Carbon and nitrogen stable isotope analysis on the diet of Jomon populations from two coastal regions of Japan

Soichiro Kusaka, Fujio Hyodo, Takakazu Yumoto, Masato Nakatsukasa

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We report on a stable isotope paleodietary reconstruction of Jomon populations in Japan during the Middle to Final Jomon period (ca. 5000-2300 years BP), focusing on dietary differences within and among populations and between regions. Carbon and nitrogen isotope analysis was performed on human and faunal bone collagen from six coastal sites along the Inland Sea in the Sanyo (Ota, Funamoto, and Tsukumo) region and along Mikawa Bay and the Pacific Ocean in the Tokai (Kawaji, Yoshigo, and Inariyama) region. We found that carbon and nitrogen isotope ratios were positively correlated, indicating that the Jomon people consumed a mixed diet of marine (shellfish and marine fish) and terrestrial (C3 plants and terrestrial mammals) protein. In the Ota samples (n=25, during the Middle Jomon period, 5000-4000 years BP), sex was one of the main reasons for the intra-population dietary variation. Ota males consumed greater amounts of marine food, while Ota females consumed greater amounts of terrestrial food; these dissimilar diets may have been related to the sexual division of labor. Significant inter-population dietary differences were found, which may have been related to differences in age or site location. Notably, the two coastal regions showed clear isotopic differences. Nitrogen isotope ratios of individuals from the Sanyo region were significantly higher than ratios of individuals from the Tokai region. The individuals in the Sanyo region might have consumed a diet high in aquatic foods, particularly high trophic level marine fish, whereas the individuals in the Tokai region might have consumed a lot of marine shellfish. Another possible reason for the regional isotopic difference might have been different baseline of nitrogen isotope ratios of the marine ecosystems.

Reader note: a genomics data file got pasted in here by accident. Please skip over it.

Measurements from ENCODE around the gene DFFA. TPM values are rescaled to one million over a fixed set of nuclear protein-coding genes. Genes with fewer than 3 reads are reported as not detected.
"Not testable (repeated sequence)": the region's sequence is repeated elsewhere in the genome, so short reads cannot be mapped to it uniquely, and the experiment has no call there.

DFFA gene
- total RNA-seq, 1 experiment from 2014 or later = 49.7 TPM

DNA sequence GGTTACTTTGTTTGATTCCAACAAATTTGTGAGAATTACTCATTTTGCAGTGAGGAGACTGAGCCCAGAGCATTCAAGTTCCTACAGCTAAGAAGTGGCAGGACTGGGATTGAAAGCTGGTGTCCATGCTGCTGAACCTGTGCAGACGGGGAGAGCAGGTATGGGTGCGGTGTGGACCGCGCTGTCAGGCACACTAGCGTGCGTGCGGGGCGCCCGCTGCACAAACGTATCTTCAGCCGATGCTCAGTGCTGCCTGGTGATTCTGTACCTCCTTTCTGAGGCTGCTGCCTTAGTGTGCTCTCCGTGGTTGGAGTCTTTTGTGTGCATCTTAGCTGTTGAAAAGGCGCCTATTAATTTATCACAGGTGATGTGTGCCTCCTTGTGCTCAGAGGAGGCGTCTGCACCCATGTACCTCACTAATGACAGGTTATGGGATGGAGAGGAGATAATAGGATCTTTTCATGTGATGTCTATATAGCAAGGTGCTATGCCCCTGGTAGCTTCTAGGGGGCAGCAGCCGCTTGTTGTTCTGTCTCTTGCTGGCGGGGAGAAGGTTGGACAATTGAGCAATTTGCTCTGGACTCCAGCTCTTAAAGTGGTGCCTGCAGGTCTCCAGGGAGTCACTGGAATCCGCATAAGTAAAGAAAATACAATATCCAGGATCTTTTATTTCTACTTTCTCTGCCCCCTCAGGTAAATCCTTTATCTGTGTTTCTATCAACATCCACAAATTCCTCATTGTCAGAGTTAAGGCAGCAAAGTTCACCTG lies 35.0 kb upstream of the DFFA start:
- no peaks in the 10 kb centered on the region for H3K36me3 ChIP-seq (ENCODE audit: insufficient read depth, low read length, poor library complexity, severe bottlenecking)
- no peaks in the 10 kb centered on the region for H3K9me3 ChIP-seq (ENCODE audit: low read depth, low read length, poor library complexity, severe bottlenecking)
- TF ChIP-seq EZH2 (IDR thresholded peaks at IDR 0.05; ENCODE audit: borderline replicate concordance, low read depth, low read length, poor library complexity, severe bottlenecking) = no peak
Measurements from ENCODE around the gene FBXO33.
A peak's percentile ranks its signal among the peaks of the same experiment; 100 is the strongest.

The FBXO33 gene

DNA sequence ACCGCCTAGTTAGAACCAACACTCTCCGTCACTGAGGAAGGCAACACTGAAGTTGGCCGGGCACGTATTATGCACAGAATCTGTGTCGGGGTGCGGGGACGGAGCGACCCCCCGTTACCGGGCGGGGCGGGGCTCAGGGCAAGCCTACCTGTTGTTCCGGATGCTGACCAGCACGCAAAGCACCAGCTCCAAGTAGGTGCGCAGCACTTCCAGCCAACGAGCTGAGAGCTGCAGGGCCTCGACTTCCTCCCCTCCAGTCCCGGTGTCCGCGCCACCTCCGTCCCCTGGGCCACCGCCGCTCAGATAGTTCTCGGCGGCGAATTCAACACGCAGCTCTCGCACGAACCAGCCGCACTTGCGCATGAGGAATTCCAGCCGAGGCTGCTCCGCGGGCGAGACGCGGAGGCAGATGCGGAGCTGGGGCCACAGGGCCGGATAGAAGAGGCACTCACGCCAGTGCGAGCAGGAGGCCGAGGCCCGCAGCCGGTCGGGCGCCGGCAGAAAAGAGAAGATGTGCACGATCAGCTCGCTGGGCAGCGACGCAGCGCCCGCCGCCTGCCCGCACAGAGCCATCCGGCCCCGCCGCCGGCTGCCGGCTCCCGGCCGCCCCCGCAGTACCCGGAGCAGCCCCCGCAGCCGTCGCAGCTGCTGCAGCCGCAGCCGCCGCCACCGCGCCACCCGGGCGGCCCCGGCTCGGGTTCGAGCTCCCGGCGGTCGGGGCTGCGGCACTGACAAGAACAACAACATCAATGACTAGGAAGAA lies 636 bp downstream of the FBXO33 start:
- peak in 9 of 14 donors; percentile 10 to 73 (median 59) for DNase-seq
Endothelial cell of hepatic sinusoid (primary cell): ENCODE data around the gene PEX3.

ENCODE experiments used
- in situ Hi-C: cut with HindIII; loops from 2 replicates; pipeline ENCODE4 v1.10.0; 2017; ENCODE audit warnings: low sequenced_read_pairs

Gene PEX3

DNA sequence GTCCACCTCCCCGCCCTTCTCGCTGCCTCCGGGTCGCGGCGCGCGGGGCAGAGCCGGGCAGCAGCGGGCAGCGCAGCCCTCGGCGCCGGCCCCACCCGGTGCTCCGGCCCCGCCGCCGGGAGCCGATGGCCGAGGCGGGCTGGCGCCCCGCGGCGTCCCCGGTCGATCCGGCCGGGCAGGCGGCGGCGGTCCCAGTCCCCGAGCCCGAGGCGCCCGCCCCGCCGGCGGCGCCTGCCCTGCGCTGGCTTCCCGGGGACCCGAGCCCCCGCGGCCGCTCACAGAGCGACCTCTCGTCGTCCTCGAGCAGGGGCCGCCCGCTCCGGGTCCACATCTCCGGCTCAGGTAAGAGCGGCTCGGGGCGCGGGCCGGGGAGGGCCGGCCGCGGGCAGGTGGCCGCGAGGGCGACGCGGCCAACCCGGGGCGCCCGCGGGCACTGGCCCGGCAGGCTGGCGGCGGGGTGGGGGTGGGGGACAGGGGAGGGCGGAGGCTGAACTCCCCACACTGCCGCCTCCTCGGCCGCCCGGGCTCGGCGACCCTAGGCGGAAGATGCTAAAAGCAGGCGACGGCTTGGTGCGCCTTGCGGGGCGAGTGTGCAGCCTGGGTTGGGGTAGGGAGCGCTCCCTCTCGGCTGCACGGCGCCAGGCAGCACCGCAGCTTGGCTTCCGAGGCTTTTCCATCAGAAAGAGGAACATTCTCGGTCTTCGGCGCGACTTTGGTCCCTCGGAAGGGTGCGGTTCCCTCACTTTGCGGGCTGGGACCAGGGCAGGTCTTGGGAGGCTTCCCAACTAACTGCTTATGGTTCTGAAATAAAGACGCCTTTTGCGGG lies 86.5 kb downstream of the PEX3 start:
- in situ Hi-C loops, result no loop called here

Original languageEnglish
Pages (from-to)1968-1977
Number of pages10
JournalJournal of Archaeological Science
Issue number8
Publication statusPublished - Aug 2010


  • Carbon
  • Human bone collagen
  • Hunter-gatherers
  • Jomon period
  • Nitrogen
  • Stable isotope

ASJC Scopus subject areas

  • Archaeology
  • Archaeology


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